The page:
Thursday, July 23, 2015

Ten Illusions about Inequality and Peace

Our ten illusions about inequality and peace.
Yesterday I realized that we humans do not focus well on the goals of life. We still have a long journey to go, when it comes to "Artham," the way of power and wealth.
I think the Eastern view that life is an illusion is more attached to living reality and our nature.
We cannot define the accumulation of wealth on earth as bad, though as we all know, everything stays when we die.
First illusion: Moral: All that remains of what we saved after death is exactly what we work for in vain.
When we are rich, we have to build a fence because of fear that someone will remove what surely we have in excess, what is left after our needs.
Second illusion: Why do we fear losing what is left, if what is left is excess?
Third illusion: We've never seen a millionaire lose his fear even after building a very high fence. I knew a great millionaire in Monterrey that slept with a guard outside his room, despite the fact his home had a wall three meters high and electrified.
Perhaps fear is directly proportional to the size of the fence?
Money creates the accumulation of wealth and power and this power makes one build bigger and higher walls to protect the wealth. This fence is called laws and punishments.
Fourth illusion: Artificially, this power and wealth creates the right to private property, which is a universal and positive law, but we forget that others have the right to meet their needs also, and this is above the right to accumulate. Others also have ambitions that may be legitimate or not legitimate and that although the punitive law does not eliminate the rights of others to survive, or diminish ambitions.
We forget that even the most interesting story of wealth accumulation depended on the work of others, because nobody can get rich alone. If you build a team, for sure the output will have to be divided equally.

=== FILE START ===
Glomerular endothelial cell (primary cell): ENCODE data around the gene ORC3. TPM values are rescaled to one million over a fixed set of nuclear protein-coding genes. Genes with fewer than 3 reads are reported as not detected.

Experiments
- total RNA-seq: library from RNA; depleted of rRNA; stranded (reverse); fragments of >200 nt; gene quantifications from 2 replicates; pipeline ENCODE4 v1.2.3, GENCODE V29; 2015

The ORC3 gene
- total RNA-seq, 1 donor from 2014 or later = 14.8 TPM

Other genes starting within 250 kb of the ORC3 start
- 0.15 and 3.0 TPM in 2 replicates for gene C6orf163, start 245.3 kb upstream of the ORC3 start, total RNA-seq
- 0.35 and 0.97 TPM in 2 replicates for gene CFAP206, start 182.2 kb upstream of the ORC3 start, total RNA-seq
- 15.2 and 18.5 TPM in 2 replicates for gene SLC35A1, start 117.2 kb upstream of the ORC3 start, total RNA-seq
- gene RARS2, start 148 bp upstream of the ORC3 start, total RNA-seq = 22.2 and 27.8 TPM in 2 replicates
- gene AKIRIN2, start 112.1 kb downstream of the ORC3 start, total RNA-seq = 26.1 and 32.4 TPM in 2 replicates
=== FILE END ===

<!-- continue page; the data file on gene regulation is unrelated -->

Fifth illusion: Any sensible thinker would say that if the rich accumulated his wealth by the work of others and they were not compensated equally, only then he is exploiting; In a forest of trees, if only we take and we do not give back the same of what we cut , we call that exploitation and nature eventually will pass an invoice for sure. Nobody has the right to exploit anyone and if you do, wait for nature to compensate. This is inevitable. I see that exploitation always smells like blood.
In the world, rich people created plutocratic states, and these states form armies to protect the wealth of the millionaires who control the country.
Sixth illusion: Let us realize that in order to sustain the interest of these plutocratic nations we will have to sacrifice young people for the sake of homeland defense, when it only defends the interests of powerful minorities. Maybe you can maybe justify homeland defense, but you can not justify the defense of the interests of the country abroad. It is only the illusion of patriotic unity. The children of the rich almost never die in war. The poor boys are the only ones who are killed as they have less to lose.
We can accept that perhaps we deserve more if we work more and if we don’t work we might not deserve anything. Actually it is not that way, as the time rates for working are not the same for everyone.
Eighth illusion: In our society we value mason workers and the civil engineers on a construction site differently. Aren't both as important? What is true is that a Mason has a lower life expectancy than a civil engineer? I have never seen an engineer laying bricks on a wall or a mason worker calculating a structure. Is it true that both are needed equally? Inequality in pay rates causes the problem of envy and injustice. "Equal pay for equal work, with the same rate if the effort is the same" We could perhaps accept a near "double" rate for the engineer, but never absurd multiples for the capitalist, a big differential in today’s world.
We can define justice as to satisfy what everyone needs and how much effort you provide to others. So why this abysmal inequality?
 Ninth illusion: By observing social inequality we may think that this will bring Peace and Justice, then we are living the greatest illusion, because this will not happen despite the laws.
Tenth illusion: If we believe that human beings are like that, and we are satisfied with it, then we can only expect that the world will not change, because to believe otherwise would be an illusion; to expect a different world without the same inequality.
My thoughts by default do not expect more of the same world. What I see is that we have to change to a more just world to deserve more peace.
Some may think that what I write here is similar to "Dialectical Materialism" of Karl Marx, but it is not. What I want is peace and justice, and one without the other cannot exist. I am not seeking to rob the rich and take all from them, what I want is to give the poor a better chance for life. This is not a theory, not a fact, it is only seeking to be consistent with myself and accept that I am part of inequality and therefore part of the problem of an illusory world attached to matter.
Fernando Ferrara

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